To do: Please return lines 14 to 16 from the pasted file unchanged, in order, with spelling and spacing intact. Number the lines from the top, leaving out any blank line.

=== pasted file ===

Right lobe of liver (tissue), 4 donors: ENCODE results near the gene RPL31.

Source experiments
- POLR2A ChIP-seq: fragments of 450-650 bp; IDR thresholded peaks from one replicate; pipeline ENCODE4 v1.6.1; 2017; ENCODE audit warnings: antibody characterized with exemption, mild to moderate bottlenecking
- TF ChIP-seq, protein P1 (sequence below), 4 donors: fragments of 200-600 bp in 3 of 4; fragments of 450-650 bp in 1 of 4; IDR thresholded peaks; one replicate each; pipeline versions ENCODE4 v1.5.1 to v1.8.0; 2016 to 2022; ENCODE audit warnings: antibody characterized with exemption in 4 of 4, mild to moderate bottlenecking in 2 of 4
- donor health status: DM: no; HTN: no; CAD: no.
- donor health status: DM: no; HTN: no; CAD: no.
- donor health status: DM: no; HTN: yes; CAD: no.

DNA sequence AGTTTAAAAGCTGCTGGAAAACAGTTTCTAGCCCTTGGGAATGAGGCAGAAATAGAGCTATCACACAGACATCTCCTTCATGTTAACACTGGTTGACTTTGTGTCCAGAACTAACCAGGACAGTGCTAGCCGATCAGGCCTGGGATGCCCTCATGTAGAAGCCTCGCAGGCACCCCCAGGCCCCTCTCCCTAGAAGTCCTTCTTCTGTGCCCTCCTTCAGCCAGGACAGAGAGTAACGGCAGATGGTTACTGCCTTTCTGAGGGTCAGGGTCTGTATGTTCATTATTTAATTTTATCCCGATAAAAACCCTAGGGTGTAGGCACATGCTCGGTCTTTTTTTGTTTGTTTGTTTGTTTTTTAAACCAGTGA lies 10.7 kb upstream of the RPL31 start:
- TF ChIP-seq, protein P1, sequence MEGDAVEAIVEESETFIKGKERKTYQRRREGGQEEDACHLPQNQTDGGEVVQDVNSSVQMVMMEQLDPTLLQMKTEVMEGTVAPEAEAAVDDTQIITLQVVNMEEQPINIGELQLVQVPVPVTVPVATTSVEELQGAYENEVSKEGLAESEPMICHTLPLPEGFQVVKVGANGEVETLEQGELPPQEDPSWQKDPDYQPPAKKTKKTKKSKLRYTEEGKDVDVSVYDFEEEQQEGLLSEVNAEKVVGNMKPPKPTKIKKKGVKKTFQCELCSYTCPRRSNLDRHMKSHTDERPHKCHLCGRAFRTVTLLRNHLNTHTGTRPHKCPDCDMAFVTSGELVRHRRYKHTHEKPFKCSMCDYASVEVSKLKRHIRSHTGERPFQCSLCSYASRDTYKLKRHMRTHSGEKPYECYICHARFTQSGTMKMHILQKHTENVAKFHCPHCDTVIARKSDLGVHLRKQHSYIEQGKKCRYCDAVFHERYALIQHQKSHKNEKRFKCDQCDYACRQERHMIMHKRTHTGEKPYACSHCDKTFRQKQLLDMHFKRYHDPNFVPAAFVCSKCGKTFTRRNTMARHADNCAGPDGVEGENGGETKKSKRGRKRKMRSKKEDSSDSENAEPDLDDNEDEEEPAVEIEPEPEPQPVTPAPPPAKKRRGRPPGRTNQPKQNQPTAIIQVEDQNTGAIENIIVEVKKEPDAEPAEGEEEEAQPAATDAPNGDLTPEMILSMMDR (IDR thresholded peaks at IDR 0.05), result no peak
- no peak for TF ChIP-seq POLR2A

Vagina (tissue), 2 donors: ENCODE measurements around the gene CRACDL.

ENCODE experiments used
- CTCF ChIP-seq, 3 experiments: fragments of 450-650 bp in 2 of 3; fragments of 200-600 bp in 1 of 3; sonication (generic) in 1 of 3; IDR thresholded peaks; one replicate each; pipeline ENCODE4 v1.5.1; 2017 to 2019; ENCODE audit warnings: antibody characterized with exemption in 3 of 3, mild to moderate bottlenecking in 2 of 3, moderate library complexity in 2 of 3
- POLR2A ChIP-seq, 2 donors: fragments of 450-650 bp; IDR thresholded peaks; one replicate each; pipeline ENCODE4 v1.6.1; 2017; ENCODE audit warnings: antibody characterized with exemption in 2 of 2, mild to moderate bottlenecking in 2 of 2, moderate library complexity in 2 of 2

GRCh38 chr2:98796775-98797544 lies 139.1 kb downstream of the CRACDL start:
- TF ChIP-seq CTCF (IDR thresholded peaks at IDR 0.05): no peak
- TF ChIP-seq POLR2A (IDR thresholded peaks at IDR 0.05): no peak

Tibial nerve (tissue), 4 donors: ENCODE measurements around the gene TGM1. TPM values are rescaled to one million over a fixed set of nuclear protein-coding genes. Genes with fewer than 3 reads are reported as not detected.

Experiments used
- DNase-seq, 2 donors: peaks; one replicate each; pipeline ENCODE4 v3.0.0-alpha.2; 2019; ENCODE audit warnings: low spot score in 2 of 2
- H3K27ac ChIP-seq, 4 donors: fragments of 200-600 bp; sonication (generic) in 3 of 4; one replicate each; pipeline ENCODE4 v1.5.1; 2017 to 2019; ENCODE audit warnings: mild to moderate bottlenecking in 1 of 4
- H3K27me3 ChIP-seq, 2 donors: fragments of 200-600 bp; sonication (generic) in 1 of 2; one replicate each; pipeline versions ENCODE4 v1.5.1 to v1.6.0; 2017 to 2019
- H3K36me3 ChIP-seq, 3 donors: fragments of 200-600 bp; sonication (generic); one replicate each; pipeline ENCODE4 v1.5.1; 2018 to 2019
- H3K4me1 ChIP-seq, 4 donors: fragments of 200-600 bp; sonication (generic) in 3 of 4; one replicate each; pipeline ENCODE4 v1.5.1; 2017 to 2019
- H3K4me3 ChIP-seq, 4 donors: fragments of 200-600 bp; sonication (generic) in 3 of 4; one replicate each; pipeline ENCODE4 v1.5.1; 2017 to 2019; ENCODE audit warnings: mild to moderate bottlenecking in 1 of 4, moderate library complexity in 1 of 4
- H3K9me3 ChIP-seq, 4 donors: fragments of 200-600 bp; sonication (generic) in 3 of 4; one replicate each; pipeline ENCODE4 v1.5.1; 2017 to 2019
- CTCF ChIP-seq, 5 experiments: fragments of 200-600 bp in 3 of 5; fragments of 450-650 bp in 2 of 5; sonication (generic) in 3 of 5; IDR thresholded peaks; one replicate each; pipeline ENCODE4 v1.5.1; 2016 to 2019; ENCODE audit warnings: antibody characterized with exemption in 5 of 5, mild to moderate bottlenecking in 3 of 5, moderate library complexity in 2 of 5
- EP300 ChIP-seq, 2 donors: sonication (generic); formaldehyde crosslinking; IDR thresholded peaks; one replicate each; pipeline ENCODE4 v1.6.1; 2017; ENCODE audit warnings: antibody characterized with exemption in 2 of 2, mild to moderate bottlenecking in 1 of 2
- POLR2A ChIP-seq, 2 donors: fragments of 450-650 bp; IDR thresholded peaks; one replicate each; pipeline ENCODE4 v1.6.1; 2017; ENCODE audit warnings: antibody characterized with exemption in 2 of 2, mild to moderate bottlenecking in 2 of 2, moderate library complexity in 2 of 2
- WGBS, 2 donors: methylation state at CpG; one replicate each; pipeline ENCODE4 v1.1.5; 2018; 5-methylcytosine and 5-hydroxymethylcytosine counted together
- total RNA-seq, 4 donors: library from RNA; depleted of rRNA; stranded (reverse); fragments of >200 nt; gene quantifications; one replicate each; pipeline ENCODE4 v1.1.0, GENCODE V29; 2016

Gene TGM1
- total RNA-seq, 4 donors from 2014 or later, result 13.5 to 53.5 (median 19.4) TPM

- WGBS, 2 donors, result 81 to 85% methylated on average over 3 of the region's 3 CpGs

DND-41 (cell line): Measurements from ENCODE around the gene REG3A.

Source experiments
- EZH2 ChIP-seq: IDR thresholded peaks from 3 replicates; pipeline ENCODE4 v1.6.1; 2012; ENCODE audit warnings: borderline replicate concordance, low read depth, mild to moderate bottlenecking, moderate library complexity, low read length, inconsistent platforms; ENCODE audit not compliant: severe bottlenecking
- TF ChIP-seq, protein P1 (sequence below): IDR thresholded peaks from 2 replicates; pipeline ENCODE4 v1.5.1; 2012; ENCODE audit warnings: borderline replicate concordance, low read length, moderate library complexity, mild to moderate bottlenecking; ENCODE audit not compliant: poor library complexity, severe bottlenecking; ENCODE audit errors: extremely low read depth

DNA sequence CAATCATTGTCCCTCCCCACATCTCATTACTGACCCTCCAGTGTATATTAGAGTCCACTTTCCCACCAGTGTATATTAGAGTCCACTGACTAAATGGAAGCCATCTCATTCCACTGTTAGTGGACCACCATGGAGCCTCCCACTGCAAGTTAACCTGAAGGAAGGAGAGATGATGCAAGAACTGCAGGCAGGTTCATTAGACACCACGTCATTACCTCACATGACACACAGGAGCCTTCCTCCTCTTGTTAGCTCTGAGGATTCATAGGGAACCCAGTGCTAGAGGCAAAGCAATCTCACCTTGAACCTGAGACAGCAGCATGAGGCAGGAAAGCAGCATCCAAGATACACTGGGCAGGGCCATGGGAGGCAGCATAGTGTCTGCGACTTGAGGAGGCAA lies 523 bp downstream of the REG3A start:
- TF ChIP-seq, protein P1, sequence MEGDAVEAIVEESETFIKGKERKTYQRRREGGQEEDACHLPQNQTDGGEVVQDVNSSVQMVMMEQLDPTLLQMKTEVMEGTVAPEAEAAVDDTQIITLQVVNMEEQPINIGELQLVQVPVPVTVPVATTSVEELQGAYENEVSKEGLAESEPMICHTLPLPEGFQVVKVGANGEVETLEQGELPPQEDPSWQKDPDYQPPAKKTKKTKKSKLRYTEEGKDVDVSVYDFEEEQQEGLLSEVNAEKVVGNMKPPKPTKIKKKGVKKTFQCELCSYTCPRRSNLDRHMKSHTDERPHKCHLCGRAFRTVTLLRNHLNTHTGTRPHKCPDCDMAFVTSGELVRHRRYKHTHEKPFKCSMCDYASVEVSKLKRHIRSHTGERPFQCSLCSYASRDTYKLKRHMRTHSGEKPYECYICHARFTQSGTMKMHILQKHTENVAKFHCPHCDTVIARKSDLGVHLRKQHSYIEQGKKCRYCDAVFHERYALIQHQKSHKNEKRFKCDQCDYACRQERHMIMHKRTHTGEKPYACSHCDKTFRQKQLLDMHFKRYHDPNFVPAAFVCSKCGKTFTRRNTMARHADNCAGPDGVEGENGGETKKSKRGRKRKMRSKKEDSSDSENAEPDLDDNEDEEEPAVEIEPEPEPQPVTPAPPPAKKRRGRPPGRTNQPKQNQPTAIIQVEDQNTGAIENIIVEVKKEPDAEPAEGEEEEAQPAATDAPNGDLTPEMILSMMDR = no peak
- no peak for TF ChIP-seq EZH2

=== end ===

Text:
- POLR2A ChIP-seq, 2 donors: fragments of 450-650 bp; IDR thresholded peaks; one replicate each; pipeline ENCODE4 v1.6.1; 2017; ENCODE audit warnings: antibody characterized with exemption in 2 of 2, mild to moderate bottlenecking in 2 of 2, moderate library complexity in 2 of 2

GRCh38 chr2:98796775-98797544 lies 139.1 kb downstream of the CRACDL start:
- TF ChIP-seq CTCF (IDR thresholded peaks at IDR 0.05): no peak